TUESDAY, Jan. 7, 2020 (HealthDay News) — Central venous catheter (CVC) placement with peripherally inserted central catheters (PICCs) in children is associated with increased risks for venous thromboembolism (VTE), central line-associated bloodstream infection (CLABSI), and CVC malfunction, according to a study published online Jan. 7 in Blood.

Julie Jaffray, M.D., from the Children’s Hospital Los Angeles, and colleagues enrolled patients aged 6 months to 18 years with newly placed PICCs or tunneled lines (TLs) and compared the incidence of VTE in a multicenter prospective, observational cohort study. Data were included for 1,967 CVCs placed in 1,742 unique individuals.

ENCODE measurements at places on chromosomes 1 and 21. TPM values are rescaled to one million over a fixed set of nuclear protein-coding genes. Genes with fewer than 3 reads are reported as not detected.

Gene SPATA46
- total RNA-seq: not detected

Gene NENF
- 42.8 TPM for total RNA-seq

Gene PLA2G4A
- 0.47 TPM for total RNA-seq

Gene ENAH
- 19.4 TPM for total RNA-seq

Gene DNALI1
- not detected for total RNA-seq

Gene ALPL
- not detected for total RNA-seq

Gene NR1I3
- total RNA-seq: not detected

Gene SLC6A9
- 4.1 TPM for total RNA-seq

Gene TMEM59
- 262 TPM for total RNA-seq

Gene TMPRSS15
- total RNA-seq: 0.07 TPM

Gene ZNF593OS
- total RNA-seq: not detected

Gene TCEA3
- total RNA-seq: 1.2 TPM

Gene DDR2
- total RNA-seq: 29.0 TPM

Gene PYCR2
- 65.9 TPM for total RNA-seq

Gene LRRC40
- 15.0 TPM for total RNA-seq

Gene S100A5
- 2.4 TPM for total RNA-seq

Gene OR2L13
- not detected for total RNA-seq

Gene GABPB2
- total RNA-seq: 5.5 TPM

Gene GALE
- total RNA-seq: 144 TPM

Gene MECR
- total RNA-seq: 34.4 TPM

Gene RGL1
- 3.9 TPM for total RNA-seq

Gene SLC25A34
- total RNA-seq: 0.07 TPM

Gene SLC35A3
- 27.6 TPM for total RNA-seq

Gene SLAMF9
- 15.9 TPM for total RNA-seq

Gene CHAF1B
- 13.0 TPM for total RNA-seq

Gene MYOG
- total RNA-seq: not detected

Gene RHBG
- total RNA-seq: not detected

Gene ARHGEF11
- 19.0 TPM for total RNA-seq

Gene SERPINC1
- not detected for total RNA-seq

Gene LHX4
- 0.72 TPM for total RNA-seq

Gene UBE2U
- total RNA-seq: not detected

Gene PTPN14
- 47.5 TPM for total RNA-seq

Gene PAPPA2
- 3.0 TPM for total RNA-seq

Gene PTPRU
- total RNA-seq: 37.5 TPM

The researchers found that the incidence of catheter-related VTE was 5.9 ± 0.63 percent. Eighty percent of cases were in individuals with PICCs, which had a significantly higher risk for catheter-related VTE compared with TLs (hazard ratio, 8.5). Compared with those with TLs, patients with PICCs were also significantly more likely to have a CLABSI (hazard ratio, 1.6) and CVC malfunction (hazard ratio, 2.0). Patients with a prior history of VTE, multilumen CVC, and leukemia had an increased risk for CVC-related VTE (hazard ratios, 23. 3.9, and 3.5, respectively).

“Now we can say definitively that patients who have PICCs have a much higher rate of thrombosis as well as central line associated bloodstream infections and catheter malfunctions when compared to TLs,” Jaffray said in a statement. “PICCs are not as benign as we once thought.”

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